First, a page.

Blockchain is a technology that carries a lot of baggage in terms of hype and confusion. This is, in part, due to blockchain’s association with cryptocurrencies, which have had a turbulent history. However, cryptocurrency is just one of the many potential applications for blockchain technology and some of the most promising use cases lie outside of the finance industry altogether.
Put simply, blockchain is no more than a highly sophisticated tool for good and safe record keeping. Its fundamental traits are that it is decentralised and secure (in that it is near impossible to tamper with): two characteristics that any industry which relies on high data integrity - such as the aviation industry - could take advantage of.
Aviation is so especially reliant on good record keeping because of the high risk associated with data quality, and the increasing demand for accurate data as part of both operational and security processes for airlines. We are, after all, talking about people moving across borders and thousands of planes flying across the sky every day.
How Blockchain is enabling data sharing in aviation
Blockchain has the real potential to solve a problem that will be familiar to those working in aviation: that there are advantages to sharing data, but at the moment it is impossible because datasets are siloed and separated. This means that passenger identity verifications can only be relied upon once, at huge cost to the industry because the data cannot be re-used by the airline or other stakeholders.
The reason for this is to protect the privacy and sensitive personal data of the passengers. However, blockchain allows a secure version of that data that can be shared more effectively - while being inaccessible to third parties, and immune to attacks thanks to the decentralised nature of Blockchain, where every party will have access to the same copy of the ledger database and be able to spot any inconsistencies.
Using the blockchain, once a passenger has first identified themselves, and their identity has been verified authenticated, their ID can be tokenized as a set of mathematical signals that can be used again and again by different parties (airlines, governments, border security) to mark a passenger as verified. Coupled with signals about passenger biometrics this removes the need for a passenger to present multiple documents at several touch-points, reducing the duplication of ID check process, which is the very thing creating the queues and friction that we have at airports today.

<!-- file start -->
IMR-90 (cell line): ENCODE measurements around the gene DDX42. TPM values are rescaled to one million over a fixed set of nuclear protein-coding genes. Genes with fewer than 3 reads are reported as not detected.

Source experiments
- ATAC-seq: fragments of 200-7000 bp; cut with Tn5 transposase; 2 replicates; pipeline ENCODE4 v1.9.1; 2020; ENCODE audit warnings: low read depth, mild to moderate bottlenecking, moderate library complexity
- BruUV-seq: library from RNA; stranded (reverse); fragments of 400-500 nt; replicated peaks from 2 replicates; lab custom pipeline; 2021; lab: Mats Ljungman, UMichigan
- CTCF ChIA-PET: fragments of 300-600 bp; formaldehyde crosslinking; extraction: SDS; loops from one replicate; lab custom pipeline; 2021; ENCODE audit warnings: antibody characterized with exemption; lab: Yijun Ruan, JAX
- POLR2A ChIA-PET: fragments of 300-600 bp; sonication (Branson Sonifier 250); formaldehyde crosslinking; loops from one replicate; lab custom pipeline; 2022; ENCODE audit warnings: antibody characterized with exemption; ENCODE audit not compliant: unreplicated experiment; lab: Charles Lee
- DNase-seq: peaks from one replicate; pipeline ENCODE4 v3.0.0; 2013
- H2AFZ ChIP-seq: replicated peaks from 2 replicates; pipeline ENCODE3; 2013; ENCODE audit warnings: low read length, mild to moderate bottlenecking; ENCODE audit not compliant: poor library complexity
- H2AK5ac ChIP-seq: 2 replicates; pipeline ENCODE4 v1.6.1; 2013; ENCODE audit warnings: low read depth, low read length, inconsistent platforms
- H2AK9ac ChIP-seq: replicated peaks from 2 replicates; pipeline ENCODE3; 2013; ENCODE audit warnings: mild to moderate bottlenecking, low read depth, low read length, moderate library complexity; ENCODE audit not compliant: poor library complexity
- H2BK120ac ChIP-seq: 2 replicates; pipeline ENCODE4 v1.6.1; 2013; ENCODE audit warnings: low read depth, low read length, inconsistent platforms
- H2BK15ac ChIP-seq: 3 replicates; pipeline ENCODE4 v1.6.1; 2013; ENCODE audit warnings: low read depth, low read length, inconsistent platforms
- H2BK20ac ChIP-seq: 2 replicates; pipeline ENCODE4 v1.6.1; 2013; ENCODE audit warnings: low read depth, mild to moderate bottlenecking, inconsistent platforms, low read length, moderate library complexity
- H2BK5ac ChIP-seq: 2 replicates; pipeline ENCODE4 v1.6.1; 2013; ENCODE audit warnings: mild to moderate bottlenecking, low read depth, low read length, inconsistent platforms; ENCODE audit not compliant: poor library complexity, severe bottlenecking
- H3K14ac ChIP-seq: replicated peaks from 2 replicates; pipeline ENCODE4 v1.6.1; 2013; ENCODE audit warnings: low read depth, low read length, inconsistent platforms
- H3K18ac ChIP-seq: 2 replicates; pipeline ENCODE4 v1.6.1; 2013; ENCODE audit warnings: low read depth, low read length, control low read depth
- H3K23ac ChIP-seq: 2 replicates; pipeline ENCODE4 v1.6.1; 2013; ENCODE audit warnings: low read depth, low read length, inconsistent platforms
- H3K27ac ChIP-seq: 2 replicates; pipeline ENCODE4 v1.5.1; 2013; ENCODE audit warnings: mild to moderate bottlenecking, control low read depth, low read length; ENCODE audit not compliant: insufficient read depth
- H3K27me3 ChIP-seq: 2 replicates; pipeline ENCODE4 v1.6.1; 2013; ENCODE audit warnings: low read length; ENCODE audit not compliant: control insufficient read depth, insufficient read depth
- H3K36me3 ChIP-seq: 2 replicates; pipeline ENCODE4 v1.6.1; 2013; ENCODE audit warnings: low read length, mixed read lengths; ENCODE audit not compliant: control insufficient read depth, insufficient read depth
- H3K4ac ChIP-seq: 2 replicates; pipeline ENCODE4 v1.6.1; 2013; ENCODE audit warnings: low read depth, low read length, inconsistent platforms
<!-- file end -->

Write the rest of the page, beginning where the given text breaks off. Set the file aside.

Blockchain’s ability to allow passengers to move through the airport without their passports ever leaving their pockets makes it key to IATA’s concept of ONE ID for airlines - an “end-to-end passenger experience that is secure, seamless and efficient”. The thinking behind the idea is intuitive as it is ambitious: to provide passengers with a frictionless airport experience that allows them to get from the entrance to the gate without “breaking their stride”.
The vision of ONE ID
ONE ID is a win-win for both passengers and airlines. Not having to repeatedly provide ID within the airport will obviously have a hugely positive effect on customer experience, especially as customers are used to (and are increasingly expecting) technology to make services faster, easier and more readily available. According to research from IATA, a queuing time above 10 minutes is now considered unacceptable by the majority of passengers. Not only does ONE ID mean happier passengers for airlines, but it also means serious efficiency savings. While customer expectations are increasing, so are passenger numbers, which is putting strain on airport infrastructure. This is in turn creating pressure on airlines to increase efficiency to accommodate higher volumes of passengers going through security, border checks, and catching flights every day.
One of the challenges standing in the way of greater efficiency is data inaccuracy. It is estimated that travellers are only 50 percent accurate when filling out the information required to fly, which means airlines spend time, money and resources on the ground correcting that data in the last few critical hours pre-departure. Failure to do so can result in hefty fines from governments, who are increasingly intolerant of APIS data errors.
Blockchain’s standard of data integrity and security will immediately reduce or completely remove a large portion of these costs. A passenger’s ID cannot be tampered with and is checked a cross-checked with multiple data points, removing the likelihood of human error, and increasing confidence in the advanced data set as provided by the passenger pre-airport. Putting aside the hype, the majority of blockchain use cases out there would probably be better solved using traditional system architecture. However, the aviation industry’s structure and challenges around data that is sensitive, or siloed – or both - perfectly fit the challenges blockchain was designed to address. Within complex, multi-stakeholder and trust-less environments – blockchain, applied well, has the potential to open doors to collaboration that were previously inaccessible. The ability to finally safely share data in aviation is what will allow the vision of ONE ID to become a reality.
Aleksandr Gorelik, CTO and Head of Product of VChain Technology CTO, co-founder, and head of product at VChain Technology, Alex draws his expertise from over 15 years of experience in enterprise software for the travel industry. This industry experience, combined with Alex’s background as a full stack developer, has made him one of the first to adopt blockchain technology for a non-financial use cases. Alex is also a member of IATA’s ONE ID working group, which is implementing the vision of an “end-to-end passenger experience that is secure, seamless and efficient.